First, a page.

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Inez Murray, CEO GBA, Ruby of the Month, July 2013

10 July 2013

Inez Murray

Inez Murray spent a nail-biting month watching civil unrest and violence unfold in Turkey. The GBA’s annual summit to discuss wealth creation for women, most specifically in the SME sector, was to have taken place in mid June in the Turkish capital, Istanbul.

“Everything was ready but as we watched the violence escalate safety became our priority and we had to postpone. Now, it’s a matter of unpacking the boxes in September,” explains Inez, who was googling Istanbul daily for news.

“Just the other night I typed in Istanbul to check my decision to postpone had been vindicated, and got a Viagra ad,” says Inez, who remains “calm and very Zen” about the decision to put the summit on hold.

“It’s such a pity,” she exclaims, “not for us but for Turkey. The violence is a tragedy. I know Turkey was looking forward to joining the European Economic Union. The unrest will put that back,” believes Inez.

Born in Ireland, Inez Murray now lives in the United States. As a young woman, and having done some work experience in the US while in college, she decided to put the luck of her countrymen to the test and enter America’s famous Green Card lottery.

(Green Cards grant the holder lawful permanent residency, allowing them to live and work in the US, and they have long been awarded on a lottery like basis.)

Inez was successful and in 1990 began working for Booz Allen Hamilton, management consultancy, in business strategy development. She remained with them for a number of years before doing a Masters in International Economic Development at Columbia University.

“I think before you can settle to a career you need to find your internal values – what makes you tick,” she says, explaining her “winding path” to the GBA role.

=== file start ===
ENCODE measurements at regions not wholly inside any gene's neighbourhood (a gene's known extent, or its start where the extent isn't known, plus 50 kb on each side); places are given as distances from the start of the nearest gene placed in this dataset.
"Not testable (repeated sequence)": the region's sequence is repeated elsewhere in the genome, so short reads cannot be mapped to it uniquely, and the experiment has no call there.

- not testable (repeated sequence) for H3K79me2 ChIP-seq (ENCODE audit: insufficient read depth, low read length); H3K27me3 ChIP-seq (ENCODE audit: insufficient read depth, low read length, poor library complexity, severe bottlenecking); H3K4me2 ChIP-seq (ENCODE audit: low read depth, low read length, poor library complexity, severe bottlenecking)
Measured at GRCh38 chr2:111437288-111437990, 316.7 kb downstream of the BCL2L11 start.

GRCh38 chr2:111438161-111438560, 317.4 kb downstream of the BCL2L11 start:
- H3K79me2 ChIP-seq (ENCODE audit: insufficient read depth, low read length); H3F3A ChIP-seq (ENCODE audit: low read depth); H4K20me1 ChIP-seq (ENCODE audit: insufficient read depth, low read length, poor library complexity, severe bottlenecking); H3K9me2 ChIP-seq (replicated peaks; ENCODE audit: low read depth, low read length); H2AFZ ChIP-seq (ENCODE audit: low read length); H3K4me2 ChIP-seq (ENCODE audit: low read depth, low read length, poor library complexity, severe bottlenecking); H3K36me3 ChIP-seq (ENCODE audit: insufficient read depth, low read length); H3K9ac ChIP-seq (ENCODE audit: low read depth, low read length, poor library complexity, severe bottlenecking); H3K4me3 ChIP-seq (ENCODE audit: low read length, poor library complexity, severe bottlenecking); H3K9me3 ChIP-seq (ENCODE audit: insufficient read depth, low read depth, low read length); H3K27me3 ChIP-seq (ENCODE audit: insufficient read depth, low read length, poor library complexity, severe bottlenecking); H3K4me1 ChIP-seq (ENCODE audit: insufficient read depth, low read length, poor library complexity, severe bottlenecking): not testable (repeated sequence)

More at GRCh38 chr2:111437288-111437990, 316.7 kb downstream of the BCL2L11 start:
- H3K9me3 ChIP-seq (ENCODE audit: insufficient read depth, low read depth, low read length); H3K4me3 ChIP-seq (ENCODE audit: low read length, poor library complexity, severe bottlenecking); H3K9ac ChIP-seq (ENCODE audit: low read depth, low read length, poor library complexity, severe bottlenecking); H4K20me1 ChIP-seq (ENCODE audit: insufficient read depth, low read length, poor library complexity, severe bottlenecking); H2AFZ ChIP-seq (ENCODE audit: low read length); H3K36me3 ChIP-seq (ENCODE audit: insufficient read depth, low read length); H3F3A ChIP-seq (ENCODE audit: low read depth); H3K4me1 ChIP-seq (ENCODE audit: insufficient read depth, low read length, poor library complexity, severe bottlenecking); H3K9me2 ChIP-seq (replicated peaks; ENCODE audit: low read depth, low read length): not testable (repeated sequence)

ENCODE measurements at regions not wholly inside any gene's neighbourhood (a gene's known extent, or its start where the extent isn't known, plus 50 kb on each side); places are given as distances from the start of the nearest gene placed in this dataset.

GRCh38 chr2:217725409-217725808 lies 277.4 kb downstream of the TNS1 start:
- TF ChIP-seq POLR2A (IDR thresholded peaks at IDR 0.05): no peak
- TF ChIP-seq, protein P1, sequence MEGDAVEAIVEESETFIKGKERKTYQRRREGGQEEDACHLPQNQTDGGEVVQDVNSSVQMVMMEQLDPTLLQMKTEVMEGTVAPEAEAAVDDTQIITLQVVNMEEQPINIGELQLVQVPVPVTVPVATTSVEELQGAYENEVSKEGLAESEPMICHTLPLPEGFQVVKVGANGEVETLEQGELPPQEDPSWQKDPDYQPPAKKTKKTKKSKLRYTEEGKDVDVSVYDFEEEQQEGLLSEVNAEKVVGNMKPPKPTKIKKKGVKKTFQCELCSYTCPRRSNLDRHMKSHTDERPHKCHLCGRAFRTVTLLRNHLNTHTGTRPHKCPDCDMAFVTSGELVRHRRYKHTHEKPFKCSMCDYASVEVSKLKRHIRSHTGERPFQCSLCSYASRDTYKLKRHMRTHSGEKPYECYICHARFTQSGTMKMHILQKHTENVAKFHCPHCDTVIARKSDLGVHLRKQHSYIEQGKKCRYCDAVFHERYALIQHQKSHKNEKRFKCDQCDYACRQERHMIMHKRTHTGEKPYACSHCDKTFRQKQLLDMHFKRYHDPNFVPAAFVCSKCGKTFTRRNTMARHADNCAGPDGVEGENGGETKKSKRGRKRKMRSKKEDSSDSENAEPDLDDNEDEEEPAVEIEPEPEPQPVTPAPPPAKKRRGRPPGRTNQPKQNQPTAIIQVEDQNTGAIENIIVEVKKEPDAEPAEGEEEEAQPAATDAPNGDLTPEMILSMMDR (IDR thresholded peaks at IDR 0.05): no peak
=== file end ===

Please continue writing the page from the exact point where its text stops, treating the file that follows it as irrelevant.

“My passion,” she explains, “is finance and women. It gives me the chance to apply a lot of business techniques to solve a problem and be of social benefit.

“If you were to choose an intervention that supports women, for me, it’s about enabling them to generate their own wealth.

“Financial independence allows people to make their own decisions. That’s an important reality,” Inez continues, explaining her switch from Booz to Women’s World Banking, a network of institutions that offer microfinance with the focus on women, and eventually her new role with the GBA working to increase female access to finance at the SME level.

“I am also fascinated by how you get women access to finance and make it appealing to businesses,” admits Inez.

Any strategy, she believes, must include developing a language around the issue that appeals to people’s sense of business, and this is an area in which, Inez says, Westpac excels.

“Larke Riemer, from Westpac Women’s Markets and the GBA’s former Chair and global ambassador, cleverly positions GBA work as a business proposition that deals with an emerging powerful new economy, the female economy. Words like ‘gender’ and ‘empowerment’, which can alienate some people, sit back in the conversation for development at a later, deeper level,” explains Inez.

Women play a significant role in private sector development. In most developing countries, research shows women make up 30 to 40 percent of entrepreneurs running small or medium sized businesses. Reports, such as the Global Entrepreneurship Monitor’s 2010 Women’s report, or the more recently released Gender GEDI (Global Entrepreneurship Development Index), in which Australia came second out of 17 countries for female entrepreneurship development, have found that there’s no entrepreneurial gap between female and male entrepreneurs. Globally, the gap between male and female entrepreneurs is circumstantial – it’s in access to finance, information, education and networking.